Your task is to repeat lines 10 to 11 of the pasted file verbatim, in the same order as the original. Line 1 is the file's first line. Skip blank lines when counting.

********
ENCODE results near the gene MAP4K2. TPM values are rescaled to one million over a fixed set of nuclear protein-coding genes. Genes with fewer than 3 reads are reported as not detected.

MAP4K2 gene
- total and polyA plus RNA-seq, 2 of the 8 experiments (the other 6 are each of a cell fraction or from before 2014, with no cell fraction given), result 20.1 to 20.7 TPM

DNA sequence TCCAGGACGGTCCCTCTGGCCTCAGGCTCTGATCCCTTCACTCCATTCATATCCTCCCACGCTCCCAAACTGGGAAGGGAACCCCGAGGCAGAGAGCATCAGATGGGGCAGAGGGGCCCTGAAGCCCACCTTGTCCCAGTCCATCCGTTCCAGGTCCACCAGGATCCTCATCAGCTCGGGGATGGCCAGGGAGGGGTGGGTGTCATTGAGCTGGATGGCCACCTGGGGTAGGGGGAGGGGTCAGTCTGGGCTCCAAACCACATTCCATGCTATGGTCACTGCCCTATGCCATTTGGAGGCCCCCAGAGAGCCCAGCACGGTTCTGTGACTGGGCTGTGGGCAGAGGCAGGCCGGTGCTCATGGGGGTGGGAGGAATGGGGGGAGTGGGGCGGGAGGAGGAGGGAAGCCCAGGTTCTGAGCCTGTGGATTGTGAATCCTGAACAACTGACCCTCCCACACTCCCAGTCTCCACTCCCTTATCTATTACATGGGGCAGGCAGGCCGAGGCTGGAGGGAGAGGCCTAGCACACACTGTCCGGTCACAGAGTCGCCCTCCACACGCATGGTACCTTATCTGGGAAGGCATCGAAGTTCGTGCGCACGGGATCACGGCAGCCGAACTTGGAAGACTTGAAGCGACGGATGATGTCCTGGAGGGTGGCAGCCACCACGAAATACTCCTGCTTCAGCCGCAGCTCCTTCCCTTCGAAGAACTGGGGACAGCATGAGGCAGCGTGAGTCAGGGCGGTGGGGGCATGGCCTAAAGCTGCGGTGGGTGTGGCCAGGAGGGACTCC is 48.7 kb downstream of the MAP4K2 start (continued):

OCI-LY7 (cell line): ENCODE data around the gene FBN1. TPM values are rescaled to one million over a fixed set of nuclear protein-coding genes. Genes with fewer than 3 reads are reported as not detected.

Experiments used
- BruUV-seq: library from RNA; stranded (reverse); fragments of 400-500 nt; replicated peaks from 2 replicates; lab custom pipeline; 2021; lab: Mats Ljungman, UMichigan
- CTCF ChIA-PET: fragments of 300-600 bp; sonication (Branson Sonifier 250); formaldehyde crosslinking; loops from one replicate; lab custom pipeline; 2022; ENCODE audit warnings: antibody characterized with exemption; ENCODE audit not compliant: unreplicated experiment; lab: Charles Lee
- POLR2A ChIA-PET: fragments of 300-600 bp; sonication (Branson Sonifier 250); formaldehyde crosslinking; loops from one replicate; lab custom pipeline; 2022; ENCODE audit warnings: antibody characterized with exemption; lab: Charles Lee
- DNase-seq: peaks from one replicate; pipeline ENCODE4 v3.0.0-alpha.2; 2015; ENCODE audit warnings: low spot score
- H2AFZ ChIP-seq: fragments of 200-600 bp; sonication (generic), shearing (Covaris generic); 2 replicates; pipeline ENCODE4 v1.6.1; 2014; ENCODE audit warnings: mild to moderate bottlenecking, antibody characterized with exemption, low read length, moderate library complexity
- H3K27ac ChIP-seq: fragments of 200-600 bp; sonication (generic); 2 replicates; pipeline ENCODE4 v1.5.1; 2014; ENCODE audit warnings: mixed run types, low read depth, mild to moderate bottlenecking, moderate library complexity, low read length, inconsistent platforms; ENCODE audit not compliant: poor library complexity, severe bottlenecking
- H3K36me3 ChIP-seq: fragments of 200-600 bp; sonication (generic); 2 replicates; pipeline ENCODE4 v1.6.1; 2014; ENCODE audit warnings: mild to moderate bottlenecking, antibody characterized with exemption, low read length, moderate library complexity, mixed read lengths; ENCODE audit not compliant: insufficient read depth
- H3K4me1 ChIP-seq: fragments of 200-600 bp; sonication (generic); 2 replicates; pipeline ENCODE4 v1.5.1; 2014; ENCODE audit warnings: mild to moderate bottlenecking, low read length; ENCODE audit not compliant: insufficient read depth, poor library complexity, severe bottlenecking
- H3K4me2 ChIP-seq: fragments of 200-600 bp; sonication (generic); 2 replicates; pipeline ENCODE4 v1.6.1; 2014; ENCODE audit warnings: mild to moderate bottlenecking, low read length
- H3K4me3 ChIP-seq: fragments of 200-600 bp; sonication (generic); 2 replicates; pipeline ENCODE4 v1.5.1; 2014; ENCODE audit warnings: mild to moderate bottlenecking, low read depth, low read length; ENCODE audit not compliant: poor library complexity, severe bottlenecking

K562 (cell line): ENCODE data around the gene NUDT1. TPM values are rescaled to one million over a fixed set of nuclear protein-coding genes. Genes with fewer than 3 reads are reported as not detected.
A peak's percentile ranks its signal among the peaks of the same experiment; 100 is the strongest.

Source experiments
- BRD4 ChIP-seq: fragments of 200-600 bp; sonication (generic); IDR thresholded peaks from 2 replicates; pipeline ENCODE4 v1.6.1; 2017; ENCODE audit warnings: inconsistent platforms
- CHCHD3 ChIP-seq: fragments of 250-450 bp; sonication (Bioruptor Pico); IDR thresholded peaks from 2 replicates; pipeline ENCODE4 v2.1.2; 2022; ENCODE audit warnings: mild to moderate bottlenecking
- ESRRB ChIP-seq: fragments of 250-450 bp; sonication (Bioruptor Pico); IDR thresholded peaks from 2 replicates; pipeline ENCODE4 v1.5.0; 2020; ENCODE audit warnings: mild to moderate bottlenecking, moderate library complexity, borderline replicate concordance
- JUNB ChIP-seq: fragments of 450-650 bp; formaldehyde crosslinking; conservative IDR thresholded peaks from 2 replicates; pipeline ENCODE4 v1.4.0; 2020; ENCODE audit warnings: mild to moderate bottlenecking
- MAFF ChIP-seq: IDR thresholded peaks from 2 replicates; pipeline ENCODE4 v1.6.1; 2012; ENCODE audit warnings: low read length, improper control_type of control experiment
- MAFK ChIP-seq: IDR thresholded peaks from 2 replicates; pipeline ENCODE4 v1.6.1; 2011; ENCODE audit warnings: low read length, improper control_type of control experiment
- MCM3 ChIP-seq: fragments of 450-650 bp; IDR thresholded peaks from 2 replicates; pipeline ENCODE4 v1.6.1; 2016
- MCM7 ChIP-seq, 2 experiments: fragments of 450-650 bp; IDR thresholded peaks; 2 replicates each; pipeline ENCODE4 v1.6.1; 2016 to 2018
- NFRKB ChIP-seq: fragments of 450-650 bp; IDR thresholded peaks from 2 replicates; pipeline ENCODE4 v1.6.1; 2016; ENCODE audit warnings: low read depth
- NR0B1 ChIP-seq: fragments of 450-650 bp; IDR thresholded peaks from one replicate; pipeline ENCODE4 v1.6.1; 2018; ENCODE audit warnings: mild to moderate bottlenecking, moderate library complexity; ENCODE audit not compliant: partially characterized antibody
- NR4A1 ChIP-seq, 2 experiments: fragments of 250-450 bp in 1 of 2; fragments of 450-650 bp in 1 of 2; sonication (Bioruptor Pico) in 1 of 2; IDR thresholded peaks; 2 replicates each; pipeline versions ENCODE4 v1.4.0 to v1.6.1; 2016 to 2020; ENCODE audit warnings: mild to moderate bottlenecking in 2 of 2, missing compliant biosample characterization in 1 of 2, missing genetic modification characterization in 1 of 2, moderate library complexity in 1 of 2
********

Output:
- DNase-seq: peaks from one replicate; pipeline ENCODE4 v3.0.0-alpha.2; 2015; ENCODE audit warnings: low spot score
- H2AFZ ChIP-seq: fragments of 200-600 bp; sonication (generic), shearing (Covaris generic); 2 replicates; pipeline ENCODE4 v1.6.1; 2014; ENCODE audit warnings: mild to moderate bottlenecking, antibody characterized with exemption, low read length, moderate library complexity